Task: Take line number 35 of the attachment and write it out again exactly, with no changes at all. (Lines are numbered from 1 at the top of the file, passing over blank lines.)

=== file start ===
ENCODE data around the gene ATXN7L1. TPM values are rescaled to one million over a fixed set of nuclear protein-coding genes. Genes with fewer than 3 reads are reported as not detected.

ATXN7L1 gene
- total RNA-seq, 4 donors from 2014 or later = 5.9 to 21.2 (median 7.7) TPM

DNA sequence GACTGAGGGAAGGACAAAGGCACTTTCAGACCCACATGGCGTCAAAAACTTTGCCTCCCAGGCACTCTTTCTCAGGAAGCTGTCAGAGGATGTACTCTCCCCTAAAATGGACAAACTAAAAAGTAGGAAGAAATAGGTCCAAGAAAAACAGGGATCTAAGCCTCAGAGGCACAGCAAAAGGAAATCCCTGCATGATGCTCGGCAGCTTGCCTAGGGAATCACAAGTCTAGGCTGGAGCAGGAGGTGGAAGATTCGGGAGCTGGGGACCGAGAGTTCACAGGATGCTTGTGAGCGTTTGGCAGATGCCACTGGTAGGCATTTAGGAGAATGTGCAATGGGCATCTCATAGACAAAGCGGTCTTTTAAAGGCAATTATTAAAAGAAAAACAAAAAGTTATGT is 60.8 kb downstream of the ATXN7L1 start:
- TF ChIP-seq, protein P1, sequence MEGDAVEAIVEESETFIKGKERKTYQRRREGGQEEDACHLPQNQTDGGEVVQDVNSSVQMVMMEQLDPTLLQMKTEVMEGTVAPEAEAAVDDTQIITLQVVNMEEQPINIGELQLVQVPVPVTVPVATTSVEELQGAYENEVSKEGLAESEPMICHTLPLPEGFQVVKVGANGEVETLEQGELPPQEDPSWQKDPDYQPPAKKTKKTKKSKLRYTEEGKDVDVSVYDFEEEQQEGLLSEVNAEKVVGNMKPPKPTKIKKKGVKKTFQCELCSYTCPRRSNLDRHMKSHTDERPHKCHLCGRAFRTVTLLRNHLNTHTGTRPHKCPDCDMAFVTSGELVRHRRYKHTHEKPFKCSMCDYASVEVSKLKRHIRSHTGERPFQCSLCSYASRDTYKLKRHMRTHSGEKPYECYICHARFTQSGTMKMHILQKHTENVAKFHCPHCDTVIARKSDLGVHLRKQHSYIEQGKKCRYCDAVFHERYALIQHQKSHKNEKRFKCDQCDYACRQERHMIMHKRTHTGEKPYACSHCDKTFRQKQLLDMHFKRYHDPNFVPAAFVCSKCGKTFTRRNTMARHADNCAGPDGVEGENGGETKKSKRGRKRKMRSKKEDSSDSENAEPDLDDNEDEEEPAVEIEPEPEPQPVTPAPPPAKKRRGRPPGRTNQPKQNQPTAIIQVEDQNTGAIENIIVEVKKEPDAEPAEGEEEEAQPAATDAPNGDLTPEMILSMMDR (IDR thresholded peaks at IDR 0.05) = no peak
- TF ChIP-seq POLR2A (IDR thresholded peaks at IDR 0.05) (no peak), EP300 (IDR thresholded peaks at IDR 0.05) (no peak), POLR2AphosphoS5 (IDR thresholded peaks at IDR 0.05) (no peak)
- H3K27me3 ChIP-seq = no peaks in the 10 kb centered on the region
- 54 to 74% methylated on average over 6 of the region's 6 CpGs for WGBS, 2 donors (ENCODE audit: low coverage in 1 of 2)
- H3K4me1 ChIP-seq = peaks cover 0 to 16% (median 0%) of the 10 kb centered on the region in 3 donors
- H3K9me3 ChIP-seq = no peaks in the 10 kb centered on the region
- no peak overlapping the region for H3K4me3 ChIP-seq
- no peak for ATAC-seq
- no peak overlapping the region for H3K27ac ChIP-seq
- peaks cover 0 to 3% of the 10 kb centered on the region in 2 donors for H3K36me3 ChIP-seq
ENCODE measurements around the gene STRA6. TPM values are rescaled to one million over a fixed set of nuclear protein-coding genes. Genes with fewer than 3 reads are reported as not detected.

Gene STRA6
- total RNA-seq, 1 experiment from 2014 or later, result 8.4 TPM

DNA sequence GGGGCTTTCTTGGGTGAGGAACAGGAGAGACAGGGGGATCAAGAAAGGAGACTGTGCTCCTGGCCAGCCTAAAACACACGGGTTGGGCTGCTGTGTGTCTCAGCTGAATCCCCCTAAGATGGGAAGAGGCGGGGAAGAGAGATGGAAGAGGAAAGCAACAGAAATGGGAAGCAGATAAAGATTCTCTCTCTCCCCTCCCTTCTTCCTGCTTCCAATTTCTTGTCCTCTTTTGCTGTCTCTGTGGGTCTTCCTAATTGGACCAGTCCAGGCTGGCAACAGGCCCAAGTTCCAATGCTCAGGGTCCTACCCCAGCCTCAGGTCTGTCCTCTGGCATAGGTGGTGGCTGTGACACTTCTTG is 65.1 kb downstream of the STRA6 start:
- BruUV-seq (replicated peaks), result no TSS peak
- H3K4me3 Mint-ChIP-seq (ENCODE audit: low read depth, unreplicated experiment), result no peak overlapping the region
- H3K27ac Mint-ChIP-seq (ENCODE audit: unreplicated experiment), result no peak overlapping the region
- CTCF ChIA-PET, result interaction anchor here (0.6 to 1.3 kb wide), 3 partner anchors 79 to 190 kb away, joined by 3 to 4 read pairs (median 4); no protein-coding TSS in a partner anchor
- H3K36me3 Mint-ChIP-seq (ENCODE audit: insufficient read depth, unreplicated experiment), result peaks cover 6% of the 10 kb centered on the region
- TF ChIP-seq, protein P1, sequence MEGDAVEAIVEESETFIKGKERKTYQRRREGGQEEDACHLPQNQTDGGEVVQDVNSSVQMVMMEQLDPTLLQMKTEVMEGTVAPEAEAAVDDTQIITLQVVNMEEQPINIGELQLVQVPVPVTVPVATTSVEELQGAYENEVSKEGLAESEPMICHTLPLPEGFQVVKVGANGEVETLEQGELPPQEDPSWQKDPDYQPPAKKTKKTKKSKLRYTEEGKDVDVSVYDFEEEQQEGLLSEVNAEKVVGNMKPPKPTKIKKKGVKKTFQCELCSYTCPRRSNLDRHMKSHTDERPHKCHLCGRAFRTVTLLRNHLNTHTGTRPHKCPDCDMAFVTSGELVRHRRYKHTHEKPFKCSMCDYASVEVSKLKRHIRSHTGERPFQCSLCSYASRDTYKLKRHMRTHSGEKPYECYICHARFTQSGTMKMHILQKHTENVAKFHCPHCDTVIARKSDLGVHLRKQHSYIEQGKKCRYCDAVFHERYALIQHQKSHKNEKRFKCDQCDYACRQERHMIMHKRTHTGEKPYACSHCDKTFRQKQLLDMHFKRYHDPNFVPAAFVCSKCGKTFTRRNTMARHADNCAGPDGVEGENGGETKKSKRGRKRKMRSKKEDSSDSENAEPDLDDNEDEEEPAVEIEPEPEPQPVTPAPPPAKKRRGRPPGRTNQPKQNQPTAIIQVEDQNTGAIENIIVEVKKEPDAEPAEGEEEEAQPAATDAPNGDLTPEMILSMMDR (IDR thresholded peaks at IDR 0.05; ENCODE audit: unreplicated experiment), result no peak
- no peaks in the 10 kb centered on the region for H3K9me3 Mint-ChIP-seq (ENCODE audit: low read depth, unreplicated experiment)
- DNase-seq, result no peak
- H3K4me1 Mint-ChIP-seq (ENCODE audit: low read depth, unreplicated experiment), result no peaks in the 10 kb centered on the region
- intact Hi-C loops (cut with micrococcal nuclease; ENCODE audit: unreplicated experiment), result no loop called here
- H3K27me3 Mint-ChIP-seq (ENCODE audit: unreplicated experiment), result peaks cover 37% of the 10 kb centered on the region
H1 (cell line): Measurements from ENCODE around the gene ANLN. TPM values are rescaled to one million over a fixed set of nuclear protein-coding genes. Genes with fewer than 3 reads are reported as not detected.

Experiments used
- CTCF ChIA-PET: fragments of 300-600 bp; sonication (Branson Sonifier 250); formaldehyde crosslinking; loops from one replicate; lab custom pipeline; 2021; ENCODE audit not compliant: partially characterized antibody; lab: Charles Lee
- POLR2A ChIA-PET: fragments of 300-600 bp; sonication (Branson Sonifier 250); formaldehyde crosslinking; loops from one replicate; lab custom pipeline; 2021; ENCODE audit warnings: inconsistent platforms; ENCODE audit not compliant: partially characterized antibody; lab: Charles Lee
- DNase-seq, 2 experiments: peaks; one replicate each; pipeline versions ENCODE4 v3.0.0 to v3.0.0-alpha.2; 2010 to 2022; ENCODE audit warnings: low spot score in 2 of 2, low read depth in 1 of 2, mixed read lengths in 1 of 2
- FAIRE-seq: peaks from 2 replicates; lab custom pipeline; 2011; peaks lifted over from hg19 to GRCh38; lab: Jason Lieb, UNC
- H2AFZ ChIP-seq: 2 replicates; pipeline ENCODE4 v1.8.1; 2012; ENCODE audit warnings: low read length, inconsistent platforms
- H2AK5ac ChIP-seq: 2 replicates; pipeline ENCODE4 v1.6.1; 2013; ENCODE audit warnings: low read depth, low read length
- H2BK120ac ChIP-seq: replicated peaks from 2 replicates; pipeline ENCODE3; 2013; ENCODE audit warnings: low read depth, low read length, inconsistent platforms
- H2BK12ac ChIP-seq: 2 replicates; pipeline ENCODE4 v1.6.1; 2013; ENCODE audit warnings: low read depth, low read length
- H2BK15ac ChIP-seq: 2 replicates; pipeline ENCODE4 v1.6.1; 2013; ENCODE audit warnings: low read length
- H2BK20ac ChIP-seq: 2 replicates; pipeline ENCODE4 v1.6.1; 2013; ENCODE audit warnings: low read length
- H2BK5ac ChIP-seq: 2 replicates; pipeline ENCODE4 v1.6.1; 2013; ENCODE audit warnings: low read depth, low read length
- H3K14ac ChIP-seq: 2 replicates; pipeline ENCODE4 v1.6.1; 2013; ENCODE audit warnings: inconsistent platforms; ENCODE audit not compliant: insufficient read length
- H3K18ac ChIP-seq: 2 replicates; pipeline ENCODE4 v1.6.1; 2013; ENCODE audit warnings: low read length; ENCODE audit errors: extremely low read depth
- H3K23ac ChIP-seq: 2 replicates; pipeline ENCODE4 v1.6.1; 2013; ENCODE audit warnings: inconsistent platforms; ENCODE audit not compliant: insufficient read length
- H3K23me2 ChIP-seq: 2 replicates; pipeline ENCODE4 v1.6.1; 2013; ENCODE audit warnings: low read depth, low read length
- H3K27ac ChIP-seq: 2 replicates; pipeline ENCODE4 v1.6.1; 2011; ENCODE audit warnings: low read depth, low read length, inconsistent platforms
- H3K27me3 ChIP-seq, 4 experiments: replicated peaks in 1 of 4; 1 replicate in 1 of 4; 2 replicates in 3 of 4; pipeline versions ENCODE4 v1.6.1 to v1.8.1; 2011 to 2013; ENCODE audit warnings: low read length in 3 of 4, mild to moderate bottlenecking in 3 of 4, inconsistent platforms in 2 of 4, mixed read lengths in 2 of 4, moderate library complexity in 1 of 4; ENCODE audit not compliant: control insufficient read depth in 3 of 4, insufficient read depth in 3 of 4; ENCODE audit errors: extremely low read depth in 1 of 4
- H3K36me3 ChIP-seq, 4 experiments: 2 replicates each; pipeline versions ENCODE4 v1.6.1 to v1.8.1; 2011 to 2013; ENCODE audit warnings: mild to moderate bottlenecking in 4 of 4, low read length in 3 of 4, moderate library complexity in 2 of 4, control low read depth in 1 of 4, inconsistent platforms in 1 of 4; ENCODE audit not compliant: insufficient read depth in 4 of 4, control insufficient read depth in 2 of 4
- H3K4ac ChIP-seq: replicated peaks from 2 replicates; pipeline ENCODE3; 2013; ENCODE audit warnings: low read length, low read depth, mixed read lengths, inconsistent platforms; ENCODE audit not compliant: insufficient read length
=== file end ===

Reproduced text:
- FAIRE-seq: peaks from 2 replicates; lab custom pipeline; 2011; peaks lifted over from hg19 to GRCh38; lab: Jason Lieb, UNC